Much of the rainforest is cleared for logging interests, and unfortunately, a lot of it is done illegally. Timber from rainforest trees is used in construction, flooring, furniture and other in-demand items.

Other Threats to the Rainforest:

While cattle raising, soy and palm oil production, and logging are the biggest threats, they’re far from the only threats. Other big drivers of deforestation include:

  • Power plants cutting and burning trees for energy
  • Paper products being made from rainforest trees
  • Subsistence farmers clearing land to make room for crops and cattle grazing
  • Mining operations
  • Governments and industries cutting forests for service and transit roads
  • Hydroelectric projects that cause flooding4

8 Ways You Can Help Save the Rainforest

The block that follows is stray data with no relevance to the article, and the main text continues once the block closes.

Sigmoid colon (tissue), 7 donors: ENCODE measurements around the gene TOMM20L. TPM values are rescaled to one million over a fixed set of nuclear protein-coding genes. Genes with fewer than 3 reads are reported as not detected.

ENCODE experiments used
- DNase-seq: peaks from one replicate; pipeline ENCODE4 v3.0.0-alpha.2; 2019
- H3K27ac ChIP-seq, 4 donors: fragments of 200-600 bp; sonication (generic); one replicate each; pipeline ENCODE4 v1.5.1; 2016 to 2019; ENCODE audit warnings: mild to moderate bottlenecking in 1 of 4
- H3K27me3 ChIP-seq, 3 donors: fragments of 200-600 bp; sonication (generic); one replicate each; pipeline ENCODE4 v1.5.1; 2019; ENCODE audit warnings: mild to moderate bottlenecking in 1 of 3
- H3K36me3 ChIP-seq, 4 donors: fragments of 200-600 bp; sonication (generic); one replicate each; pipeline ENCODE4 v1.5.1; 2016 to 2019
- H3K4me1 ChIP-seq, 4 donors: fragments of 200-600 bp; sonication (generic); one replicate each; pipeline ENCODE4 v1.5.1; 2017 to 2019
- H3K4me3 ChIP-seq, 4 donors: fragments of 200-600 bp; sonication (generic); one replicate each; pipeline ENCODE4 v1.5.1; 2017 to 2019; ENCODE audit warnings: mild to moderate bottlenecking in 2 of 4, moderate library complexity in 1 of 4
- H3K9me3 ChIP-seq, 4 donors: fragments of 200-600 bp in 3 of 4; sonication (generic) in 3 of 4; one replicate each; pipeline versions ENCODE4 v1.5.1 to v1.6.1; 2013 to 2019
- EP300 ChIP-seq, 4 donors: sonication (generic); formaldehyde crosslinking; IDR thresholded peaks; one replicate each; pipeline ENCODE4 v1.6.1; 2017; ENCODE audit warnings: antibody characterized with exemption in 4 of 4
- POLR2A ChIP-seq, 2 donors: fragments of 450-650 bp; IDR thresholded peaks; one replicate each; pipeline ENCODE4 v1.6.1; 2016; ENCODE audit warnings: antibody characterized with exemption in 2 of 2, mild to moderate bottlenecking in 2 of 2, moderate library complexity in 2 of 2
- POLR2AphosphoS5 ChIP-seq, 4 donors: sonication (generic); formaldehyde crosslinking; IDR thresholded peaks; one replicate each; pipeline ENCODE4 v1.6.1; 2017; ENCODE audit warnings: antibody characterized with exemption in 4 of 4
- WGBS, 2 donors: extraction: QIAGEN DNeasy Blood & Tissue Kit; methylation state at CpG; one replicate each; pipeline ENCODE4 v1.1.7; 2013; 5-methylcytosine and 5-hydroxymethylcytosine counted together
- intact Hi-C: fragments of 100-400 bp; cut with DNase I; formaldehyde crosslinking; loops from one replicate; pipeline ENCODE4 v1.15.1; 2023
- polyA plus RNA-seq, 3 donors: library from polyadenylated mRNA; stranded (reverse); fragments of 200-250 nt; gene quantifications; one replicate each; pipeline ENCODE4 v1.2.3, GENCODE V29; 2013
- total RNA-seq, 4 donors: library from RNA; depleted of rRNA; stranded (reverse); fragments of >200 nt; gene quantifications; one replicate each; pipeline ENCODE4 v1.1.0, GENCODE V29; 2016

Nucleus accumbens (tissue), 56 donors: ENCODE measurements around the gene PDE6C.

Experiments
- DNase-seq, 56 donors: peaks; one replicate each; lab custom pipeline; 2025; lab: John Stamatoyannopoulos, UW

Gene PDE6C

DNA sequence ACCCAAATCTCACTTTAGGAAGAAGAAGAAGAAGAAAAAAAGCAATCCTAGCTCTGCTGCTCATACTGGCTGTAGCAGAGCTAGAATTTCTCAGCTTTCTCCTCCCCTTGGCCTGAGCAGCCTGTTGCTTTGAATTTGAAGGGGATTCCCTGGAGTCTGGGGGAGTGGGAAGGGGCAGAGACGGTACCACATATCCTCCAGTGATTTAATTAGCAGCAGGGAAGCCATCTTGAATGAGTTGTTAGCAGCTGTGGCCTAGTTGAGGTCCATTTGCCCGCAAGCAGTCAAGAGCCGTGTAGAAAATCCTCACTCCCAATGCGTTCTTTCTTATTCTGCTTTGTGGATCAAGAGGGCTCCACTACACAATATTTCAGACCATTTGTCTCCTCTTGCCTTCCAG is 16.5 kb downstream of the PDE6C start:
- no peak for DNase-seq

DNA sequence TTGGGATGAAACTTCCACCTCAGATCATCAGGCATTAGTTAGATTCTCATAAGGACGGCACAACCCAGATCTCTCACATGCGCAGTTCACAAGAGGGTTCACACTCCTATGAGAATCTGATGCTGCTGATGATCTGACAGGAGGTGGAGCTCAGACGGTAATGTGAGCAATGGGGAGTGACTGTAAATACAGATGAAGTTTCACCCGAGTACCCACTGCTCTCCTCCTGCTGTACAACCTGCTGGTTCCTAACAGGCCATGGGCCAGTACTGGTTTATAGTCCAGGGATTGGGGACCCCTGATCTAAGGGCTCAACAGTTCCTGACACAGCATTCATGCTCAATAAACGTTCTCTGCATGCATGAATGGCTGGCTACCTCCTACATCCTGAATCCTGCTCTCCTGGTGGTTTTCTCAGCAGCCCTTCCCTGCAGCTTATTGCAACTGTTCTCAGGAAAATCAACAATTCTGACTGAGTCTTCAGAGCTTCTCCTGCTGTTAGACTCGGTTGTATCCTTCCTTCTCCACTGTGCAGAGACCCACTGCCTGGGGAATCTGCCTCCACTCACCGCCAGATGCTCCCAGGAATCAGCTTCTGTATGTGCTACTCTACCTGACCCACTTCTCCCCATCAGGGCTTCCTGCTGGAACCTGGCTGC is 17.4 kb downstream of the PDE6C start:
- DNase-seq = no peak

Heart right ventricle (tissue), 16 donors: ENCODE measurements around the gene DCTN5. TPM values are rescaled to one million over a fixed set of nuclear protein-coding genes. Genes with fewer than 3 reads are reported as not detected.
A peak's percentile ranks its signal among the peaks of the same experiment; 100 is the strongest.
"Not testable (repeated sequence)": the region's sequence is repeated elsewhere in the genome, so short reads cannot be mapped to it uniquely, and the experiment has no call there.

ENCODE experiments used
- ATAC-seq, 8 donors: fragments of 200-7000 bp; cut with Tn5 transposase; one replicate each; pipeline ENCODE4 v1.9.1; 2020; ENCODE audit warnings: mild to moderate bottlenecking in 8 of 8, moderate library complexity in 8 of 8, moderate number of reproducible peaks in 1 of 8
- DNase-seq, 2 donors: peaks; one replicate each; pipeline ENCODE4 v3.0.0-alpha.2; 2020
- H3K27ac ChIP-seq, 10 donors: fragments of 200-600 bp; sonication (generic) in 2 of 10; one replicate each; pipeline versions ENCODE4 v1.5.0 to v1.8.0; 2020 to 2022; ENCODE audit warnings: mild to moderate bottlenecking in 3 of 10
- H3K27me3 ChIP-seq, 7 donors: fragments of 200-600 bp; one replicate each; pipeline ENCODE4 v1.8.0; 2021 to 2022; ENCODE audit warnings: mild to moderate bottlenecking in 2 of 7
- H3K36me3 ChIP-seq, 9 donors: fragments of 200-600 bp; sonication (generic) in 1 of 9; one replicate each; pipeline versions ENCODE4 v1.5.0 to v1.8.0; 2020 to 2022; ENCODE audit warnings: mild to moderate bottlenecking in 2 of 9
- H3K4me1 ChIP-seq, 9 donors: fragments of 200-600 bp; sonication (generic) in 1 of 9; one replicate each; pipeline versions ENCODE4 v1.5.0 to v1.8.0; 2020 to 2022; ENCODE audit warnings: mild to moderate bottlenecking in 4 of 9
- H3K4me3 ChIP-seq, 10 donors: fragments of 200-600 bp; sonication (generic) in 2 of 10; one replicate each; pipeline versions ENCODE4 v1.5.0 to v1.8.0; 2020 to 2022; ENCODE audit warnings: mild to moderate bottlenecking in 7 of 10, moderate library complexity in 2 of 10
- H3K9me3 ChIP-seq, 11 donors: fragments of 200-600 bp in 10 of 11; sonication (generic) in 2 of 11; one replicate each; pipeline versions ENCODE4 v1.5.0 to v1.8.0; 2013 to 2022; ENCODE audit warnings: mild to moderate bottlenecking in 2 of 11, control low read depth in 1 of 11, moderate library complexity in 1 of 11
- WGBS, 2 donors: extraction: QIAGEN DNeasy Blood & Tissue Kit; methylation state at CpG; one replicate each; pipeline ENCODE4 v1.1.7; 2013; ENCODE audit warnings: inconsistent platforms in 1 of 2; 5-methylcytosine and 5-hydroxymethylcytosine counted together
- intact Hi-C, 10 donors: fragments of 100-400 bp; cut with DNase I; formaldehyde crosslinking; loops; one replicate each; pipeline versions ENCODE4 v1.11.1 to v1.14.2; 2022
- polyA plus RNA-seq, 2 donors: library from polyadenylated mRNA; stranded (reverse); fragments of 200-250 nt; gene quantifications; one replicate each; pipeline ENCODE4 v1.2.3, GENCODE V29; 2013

We could keep diving into the doom-and-gloom statistics about our rainforests, but that wouldn’t be productive. Instead, we’d rather focus on the solutions. What can we do to save the rainforests and fight deforestation?

1. Eat Less Beef

If beef production is the No. 1 product of deforestation, eating less beef is a great place to start.5 According to the Rainforest Foundation, consuming less beef is one of the biggest ways that you can help stop deforestation. Plus, it also helps with energy efficiency, water pollution and methane reduction.6

If you do choose to eat beef, do so ethically by buying locally raised, grass-fed beef. (Assuming you don’t live near the rainforest.)

2. Check the Ingredient Label

Second to beef, soybeans and palm oil are the main drivers of deforestation in the Amazon. Check food and product labels, and if you see these ingredients, refrain from purchasing.